A mildly important little decision came out recently that at first blush might appear important only to bankers and the solicitors who write their precedents, but it does have some general application.
ASB Bank Limited v South Canterbury Finance, case CA553/2010 involves some landowners that got into financial trouble….not exactly an unusual sight over the last four years.
Their land was mortgaged to both ASB and South Canterbury, who had, as first and subsequent mortgagees usually do, signed up a Deed of Priority, which governed what each would get in the event of a mortgagee sale.
The Deed of Priority was in the commonly used NZ Bankers Association forms. Not every bank uses them – some have their own form – but plenty do.
Problem was, the land wasn’t mortgagee sold. The owners sold it before the banks could – usually a desirable thing as addition of the words “mortgagee sale” tends to immediately depress the obtainable price.
So, all good, right? Well no. South Canterbury refused to release their mortgage unless they got a bigger chunk of the pie. Turns out that the NZBA form only covers what happens when there is a forced sale….not a voluntary sale. With a “normal” sale by the landowner, any mortgagee can refuse to release their mortgage unless they get repaid in full.
Now, this type of mexican standoff by a mortgagee demanding all its money when there quite obviously isn’t much left over for them can be quite counterproductive…the time delay can result in additional costs and interest of the first mortgagee swallowing up what the second mortgagee might have been able to obtain if it had allowed the sale to proceed, so the second mortgagee loses out entirely.
However, if the second mortgagee was going to get nothing anyway, or so little that it feels it has nothing much to lose, then the tactic of refusing consent can result in a bit of a windfall. The usual response by the first mortgagee is to turn the sale from a private one into a mortgagee sale by the bank. However this generally takes some time, and in that time purchasers can get frustrated and cancel. Alternately, the double whammy of penalty interest against the vendor for failing to settle (because this usually all comes to a head just before settlement) PLUS the first mortgagee’s legal costs and penalty interest, can really start to eat into the proceeds of sale and mean the first mortgagee is starting to take a real loss as opposed to actually getting all it is owed.
The easiest path can then be to give the second mortgagee something.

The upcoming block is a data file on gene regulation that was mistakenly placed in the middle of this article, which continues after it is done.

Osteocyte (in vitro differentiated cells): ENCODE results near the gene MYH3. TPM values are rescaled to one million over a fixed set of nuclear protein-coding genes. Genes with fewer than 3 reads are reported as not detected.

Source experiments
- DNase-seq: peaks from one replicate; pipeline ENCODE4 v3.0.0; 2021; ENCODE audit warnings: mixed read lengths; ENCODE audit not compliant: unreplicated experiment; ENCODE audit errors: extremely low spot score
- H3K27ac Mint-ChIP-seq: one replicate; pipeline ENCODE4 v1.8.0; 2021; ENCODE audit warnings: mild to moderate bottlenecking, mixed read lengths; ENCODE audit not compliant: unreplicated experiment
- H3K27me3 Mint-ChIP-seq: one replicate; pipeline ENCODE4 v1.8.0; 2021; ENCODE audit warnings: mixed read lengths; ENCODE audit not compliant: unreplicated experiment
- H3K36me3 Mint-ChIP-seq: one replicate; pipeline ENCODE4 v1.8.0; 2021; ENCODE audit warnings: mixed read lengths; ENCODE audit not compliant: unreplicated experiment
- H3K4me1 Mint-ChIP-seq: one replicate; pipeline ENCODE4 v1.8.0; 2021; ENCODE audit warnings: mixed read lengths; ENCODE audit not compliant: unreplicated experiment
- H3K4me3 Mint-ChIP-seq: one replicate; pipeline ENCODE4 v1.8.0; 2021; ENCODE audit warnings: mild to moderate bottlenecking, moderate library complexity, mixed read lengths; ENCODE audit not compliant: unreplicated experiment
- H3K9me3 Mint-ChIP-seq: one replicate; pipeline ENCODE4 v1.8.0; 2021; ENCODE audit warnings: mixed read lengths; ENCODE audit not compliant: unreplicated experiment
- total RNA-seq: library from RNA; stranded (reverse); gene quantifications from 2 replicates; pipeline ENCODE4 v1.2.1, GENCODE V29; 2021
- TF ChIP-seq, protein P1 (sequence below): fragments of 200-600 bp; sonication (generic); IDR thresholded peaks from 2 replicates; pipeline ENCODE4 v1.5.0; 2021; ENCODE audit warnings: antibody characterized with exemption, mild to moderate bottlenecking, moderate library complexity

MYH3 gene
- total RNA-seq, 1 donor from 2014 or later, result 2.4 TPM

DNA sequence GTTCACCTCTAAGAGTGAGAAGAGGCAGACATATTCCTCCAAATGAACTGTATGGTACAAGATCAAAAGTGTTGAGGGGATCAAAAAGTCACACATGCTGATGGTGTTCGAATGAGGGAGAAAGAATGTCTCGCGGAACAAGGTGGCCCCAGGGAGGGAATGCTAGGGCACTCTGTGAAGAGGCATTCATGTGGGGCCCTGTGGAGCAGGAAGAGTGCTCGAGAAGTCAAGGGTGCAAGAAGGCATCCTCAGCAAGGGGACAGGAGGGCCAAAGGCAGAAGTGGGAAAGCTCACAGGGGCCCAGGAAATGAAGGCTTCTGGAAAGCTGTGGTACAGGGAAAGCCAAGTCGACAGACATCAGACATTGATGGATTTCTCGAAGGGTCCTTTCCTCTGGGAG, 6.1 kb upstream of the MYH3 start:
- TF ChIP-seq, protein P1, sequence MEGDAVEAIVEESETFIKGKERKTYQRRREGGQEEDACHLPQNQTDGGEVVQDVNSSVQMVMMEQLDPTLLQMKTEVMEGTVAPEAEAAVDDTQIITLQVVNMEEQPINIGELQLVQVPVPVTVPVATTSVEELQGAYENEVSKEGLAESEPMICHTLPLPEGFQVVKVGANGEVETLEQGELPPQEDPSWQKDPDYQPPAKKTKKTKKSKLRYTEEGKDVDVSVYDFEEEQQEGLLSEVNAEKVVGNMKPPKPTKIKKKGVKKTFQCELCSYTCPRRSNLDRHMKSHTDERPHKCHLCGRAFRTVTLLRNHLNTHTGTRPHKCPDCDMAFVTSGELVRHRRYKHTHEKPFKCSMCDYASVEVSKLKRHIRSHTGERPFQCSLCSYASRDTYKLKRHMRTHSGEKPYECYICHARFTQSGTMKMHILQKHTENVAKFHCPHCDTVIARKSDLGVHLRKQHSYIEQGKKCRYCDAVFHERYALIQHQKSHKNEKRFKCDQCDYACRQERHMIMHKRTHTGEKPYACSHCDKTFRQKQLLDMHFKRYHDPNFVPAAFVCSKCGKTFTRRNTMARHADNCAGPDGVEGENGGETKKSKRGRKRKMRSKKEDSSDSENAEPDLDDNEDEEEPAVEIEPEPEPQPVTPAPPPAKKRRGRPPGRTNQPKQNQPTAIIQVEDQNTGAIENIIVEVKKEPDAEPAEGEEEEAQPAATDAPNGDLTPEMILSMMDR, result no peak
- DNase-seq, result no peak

Personally, I would argue that a first mortgagee should act instantly to convert the mortgagor sale to a mortgagee sale and cut the second mortgagee out of the equation, but there are some risks in doing so given that you have an aggressive second mortgagee who might challenge any sale that hasn’t properly “tested” the market (which is why so many mortgagee sales are (in my opinion quite unnecessarily) by auction). It’s not that they actually want to challenge, they just threaten to do so to let the first mortgagee know that actually concluding a sale will be long and drawn out while all the time the first mortgagee is losing money in terms of fees and interest. So is the second mortgagee…but they weren’t going to get anything anyway, so they’re not losing any more sleep over it than they were already.
Such is the Machiavellian world of negotiation when you’re a marginalised second mortgagee. So why would this matter to the layperson? Well, unless you’re expecting to enjoy the wonders of bankruptcy no matter what, this fight is going to add significantly to the amount you end up owing the second mortgagee, and maybe the first. If you can ultimately pay it back, the banks are merely fighting about who gets paid first and how much, and it’s all, one hundred percent, coming straight out of your pocket.
I would imagine there is a bit of redrafting going on now so as to ensure the NZBA deed of priority covers any form of sale of a property to which a deed of priority applies. Clients using two lenders would be well advised to ensure the form the lenders use does cover both situations so as to avoid becoming the meat in the middle of the bankers’ dispute sandwich.